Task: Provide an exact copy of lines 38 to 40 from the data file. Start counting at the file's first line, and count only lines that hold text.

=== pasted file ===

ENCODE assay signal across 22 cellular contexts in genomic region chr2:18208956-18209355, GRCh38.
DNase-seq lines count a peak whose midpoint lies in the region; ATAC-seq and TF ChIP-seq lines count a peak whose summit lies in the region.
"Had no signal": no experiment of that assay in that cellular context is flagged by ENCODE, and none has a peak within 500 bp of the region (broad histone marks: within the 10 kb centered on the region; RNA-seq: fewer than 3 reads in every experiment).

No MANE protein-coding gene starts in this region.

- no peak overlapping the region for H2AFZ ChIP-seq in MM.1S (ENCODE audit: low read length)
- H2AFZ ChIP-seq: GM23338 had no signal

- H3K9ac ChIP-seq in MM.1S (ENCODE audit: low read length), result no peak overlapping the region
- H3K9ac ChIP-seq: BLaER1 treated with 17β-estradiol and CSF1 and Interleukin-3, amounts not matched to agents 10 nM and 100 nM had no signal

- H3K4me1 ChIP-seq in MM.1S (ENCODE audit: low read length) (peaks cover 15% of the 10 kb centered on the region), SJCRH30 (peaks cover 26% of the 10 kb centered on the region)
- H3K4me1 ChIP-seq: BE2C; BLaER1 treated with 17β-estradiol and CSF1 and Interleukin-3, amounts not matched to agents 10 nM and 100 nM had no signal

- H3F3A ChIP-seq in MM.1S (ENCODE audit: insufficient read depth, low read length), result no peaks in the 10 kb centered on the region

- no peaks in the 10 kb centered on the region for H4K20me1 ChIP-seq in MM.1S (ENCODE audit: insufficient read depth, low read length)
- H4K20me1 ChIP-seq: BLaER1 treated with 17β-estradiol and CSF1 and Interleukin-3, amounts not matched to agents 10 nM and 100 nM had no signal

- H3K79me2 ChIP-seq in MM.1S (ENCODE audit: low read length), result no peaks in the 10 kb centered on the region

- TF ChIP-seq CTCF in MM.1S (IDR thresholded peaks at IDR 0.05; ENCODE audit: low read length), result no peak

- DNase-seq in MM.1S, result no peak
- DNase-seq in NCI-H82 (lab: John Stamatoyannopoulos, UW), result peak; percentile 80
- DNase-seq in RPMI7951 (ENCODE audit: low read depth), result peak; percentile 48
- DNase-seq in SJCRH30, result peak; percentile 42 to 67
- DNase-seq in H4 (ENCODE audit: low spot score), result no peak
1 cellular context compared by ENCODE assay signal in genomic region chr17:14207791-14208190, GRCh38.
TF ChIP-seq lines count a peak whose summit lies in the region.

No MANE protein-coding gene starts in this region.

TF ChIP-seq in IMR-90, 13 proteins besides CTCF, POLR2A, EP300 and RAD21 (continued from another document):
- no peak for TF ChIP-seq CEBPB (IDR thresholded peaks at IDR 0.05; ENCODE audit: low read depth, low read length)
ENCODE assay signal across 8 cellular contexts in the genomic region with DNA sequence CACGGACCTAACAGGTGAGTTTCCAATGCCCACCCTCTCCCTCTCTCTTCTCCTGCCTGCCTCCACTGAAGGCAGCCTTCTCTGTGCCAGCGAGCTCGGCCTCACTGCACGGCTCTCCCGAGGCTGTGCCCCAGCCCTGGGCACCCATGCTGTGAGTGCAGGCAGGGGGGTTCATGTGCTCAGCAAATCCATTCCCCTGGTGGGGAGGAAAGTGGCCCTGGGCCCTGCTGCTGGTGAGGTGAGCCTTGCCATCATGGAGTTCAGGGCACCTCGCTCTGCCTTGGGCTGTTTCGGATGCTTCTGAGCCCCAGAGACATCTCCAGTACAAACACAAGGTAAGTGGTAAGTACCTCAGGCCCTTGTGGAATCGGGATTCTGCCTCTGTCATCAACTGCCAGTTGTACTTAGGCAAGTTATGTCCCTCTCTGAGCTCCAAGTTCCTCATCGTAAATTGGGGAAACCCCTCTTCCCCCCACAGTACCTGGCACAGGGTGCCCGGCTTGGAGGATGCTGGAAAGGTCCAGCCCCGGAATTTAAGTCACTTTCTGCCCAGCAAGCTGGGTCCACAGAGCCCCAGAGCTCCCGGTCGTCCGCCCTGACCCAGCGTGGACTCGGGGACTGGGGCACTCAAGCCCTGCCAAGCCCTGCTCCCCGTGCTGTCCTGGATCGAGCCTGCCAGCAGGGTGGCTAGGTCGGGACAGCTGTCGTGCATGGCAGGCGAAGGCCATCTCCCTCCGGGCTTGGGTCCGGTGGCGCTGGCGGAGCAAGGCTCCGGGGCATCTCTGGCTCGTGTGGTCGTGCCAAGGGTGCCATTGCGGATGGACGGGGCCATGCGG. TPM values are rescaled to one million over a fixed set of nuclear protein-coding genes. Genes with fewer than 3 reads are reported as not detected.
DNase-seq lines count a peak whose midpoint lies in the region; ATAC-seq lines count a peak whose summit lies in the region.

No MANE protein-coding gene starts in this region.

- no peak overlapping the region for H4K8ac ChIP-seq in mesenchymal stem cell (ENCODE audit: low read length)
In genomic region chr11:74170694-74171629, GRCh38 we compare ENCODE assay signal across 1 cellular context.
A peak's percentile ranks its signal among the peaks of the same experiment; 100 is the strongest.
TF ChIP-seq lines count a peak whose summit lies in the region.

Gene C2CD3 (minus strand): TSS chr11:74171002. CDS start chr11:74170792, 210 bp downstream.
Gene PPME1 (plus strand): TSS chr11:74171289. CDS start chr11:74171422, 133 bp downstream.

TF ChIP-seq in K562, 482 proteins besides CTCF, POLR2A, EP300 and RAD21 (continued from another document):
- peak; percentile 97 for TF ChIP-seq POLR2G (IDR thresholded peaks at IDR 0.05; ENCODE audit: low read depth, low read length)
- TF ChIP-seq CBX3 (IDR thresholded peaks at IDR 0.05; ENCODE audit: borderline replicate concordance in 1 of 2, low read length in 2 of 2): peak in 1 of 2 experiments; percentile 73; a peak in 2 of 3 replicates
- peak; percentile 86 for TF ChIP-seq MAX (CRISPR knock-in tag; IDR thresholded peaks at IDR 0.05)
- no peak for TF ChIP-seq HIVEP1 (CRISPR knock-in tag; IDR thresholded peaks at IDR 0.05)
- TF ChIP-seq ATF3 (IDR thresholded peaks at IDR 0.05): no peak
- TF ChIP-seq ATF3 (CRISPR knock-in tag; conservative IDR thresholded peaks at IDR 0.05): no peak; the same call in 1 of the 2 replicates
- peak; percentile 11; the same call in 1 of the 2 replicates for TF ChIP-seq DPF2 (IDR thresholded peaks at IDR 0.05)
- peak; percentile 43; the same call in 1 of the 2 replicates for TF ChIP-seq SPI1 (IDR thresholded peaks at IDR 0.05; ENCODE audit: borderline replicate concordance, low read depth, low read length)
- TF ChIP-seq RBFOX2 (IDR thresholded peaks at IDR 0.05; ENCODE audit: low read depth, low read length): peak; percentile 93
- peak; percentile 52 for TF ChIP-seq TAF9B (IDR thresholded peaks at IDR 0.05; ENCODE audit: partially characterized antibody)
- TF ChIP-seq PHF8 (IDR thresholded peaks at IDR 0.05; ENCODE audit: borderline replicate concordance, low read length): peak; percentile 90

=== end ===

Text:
- peak; percentile 86 for TF ChIP-seq MAX (CRISPR knock-in tag; IDR thresholded peaks at IDR 0.05)
- no peak for TF ChIP-seq HIVEP1 (CRISPR knock-in tag; IDR thresholded peaks at IDR 0.05)
- TF ChIP-seq ATF3 (IDR thresholded peaks at IDR 0.05): no peak